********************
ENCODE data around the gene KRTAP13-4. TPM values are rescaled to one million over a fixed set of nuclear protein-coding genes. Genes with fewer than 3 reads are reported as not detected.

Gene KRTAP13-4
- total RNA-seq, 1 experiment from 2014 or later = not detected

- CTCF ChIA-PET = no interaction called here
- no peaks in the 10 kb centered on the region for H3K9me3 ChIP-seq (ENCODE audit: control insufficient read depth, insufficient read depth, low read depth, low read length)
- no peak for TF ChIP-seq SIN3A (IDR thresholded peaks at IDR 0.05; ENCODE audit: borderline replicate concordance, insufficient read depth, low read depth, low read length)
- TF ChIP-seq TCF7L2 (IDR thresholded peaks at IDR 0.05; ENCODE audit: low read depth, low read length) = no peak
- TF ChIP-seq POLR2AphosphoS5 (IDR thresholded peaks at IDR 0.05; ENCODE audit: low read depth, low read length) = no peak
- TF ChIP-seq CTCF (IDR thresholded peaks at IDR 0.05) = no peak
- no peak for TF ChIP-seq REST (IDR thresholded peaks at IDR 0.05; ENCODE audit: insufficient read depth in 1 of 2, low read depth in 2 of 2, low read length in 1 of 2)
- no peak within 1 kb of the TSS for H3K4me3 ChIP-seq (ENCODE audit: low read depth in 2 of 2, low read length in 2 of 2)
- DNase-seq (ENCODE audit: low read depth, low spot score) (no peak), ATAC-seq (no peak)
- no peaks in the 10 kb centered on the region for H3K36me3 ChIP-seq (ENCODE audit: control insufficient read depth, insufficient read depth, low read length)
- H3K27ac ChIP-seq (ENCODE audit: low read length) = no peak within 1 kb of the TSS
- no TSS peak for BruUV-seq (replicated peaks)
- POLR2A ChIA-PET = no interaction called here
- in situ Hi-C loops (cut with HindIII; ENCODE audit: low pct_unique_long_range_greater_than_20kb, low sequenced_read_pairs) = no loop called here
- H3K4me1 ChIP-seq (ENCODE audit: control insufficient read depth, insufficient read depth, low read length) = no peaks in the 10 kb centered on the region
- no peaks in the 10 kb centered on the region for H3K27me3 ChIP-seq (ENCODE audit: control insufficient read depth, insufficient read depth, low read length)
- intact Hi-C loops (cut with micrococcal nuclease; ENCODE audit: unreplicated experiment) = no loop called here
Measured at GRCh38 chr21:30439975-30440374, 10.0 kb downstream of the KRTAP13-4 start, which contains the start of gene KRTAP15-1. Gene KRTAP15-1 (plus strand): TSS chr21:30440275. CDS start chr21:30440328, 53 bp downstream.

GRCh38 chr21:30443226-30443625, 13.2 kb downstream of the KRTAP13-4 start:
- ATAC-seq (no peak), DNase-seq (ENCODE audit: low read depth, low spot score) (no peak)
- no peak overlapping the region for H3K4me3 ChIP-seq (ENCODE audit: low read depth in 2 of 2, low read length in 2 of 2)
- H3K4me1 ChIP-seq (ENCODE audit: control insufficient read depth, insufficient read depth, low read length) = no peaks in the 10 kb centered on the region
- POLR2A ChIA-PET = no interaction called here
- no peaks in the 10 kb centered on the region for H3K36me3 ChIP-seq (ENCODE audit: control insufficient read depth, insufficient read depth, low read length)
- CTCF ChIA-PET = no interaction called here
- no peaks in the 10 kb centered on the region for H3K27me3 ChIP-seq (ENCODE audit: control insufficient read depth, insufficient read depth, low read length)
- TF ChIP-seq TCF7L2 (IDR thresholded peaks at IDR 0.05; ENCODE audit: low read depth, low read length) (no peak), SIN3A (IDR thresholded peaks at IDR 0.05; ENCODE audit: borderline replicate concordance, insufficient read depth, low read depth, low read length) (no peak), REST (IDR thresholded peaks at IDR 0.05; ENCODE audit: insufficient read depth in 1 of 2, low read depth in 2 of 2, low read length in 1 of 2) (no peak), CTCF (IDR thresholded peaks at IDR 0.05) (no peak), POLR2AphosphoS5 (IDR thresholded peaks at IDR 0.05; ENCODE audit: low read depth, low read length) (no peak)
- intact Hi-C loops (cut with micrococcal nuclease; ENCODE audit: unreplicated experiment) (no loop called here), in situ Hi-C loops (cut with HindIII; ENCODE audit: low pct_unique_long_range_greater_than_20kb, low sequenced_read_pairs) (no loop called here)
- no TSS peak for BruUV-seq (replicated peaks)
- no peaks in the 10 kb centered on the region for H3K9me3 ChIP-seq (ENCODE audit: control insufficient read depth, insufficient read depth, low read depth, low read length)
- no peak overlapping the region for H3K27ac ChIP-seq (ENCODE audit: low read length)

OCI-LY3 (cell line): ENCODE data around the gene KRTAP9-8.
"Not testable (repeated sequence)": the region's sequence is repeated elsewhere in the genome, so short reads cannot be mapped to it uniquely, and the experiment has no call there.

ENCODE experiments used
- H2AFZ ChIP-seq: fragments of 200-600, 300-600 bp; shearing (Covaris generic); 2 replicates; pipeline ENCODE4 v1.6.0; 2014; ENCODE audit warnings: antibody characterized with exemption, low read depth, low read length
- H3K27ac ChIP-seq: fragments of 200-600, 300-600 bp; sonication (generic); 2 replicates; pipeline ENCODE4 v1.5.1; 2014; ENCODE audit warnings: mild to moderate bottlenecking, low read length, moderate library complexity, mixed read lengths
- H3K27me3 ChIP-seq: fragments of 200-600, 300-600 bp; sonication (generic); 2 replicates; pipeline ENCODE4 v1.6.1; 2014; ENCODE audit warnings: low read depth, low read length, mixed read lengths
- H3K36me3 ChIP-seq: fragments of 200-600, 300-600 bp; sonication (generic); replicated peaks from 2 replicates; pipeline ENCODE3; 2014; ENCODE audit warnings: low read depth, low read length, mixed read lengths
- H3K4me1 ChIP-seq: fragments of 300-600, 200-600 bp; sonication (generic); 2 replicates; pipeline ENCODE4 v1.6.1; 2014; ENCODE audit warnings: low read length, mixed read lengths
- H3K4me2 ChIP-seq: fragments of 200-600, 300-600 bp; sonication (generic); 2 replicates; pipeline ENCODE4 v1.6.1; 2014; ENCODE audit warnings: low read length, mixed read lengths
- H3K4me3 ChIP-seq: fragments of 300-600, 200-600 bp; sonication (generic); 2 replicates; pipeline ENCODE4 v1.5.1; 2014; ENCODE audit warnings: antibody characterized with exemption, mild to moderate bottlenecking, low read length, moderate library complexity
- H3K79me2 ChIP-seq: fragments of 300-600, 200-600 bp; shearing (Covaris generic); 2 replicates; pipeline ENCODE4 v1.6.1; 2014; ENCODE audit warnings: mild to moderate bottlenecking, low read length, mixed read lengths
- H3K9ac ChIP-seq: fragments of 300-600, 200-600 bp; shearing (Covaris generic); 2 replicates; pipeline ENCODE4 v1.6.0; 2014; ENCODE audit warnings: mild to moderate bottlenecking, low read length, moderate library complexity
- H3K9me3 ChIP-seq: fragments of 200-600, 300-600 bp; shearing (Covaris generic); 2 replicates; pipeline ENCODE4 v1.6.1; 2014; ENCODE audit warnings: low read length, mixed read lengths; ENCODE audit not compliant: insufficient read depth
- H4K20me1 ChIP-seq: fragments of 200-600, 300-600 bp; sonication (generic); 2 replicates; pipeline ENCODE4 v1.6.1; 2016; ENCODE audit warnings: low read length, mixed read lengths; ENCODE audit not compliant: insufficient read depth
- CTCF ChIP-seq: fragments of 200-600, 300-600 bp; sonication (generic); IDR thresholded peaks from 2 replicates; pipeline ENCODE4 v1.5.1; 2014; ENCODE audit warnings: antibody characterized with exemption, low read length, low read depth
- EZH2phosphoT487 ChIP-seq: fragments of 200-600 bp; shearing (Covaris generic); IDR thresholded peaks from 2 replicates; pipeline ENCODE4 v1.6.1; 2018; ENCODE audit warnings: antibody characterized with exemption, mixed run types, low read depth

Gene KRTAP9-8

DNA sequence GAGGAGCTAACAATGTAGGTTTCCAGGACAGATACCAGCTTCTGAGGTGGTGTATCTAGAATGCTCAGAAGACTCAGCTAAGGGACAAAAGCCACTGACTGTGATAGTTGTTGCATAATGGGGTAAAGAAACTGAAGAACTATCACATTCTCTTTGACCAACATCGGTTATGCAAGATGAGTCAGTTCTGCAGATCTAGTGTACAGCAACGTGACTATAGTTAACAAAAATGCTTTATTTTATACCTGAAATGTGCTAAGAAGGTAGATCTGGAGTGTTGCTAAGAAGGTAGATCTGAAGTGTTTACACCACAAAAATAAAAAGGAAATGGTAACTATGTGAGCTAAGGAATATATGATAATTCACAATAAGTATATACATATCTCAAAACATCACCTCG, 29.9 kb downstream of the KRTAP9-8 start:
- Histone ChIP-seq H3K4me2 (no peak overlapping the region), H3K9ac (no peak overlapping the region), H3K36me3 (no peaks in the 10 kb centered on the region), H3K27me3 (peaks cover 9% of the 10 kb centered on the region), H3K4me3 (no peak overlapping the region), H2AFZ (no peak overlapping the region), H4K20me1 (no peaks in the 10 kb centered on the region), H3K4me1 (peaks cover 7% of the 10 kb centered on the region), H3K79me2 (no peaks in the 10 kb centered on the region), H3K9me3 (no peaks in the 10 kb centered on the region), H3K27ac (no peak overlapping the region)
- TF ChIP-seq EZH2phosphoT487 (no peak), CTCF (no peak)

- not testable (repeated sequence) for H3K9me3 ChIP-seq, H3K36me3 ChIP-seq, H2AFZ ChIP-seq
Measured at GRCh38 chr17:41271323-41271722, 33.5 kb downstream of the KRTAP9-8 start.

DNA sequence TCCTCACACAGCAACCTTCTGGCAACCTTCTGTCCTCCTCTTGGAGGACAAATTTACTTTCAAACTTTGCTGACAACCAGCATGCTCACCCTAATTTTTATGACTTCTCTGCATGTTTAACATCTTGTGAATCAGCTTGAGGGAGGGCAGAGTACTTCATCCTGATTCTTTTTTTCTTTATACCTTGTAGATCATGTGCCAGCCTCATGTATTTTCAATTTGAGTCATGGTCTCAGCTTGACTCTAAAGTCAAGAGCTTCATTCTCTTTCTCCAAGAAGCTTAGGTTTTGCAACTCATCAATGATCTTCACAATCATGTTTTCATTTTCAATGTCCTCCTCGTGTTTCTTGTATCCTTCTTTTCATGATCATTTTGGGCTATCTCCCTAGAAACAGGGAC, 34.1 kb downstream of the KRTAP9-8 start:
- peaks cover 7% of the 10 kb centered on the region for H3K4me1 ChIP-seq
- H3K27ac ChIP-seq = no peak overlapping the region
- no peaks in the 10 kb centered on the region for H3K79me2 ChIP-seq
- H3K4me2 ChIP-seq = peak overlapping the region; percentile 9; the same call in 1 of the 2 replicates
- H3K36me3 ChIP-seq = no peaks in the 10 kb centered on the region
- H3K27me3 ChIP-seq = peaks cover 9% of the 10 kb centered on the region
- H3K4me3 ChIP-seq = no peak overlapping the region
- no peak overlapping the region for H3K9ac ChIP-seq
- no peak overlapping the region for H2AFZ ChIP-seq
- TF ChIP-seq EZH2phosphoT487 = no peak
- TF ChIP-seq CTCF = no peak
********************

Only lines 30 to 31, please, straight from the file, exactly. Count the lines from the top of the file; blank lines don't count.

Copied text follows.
- TF ChIP-seq TCF7L2 (IDR thresholded peaks at IDR 0.05; ENCODE audit: low read depth, low read length) (no peak), SIN3A (IDR thresholded peaks at IDR 0.05; ENCODE audit: borderline replicate concordance, insufficient read depth, low read depth, low read length) (no peak), REST (IDR thresholded peaks at IDR 0.05; ENCODE audit: insufficient read depth in 1 of 2, low read depth in 2 of 2, low read length in 1 of 2) (no peak), CTCF (IDR thresholded peaks at IDR 0.05) (no peak), POLR2AphosphoS5 (IDR thresholded peaks at IDR 0.05; ENCODE audit: low read depth, low read length) (no peak)
- intact Hi-C loops (cut with micrococcal nuclease; ENCODE audit: unreplicated experiment) (no loop called here), in situ Hi-C loops (cut with HindIII; ENCODE audit: low pct_unique_long_range_greater_than_20kb, low sequenced_read_pairs) (no loop called here)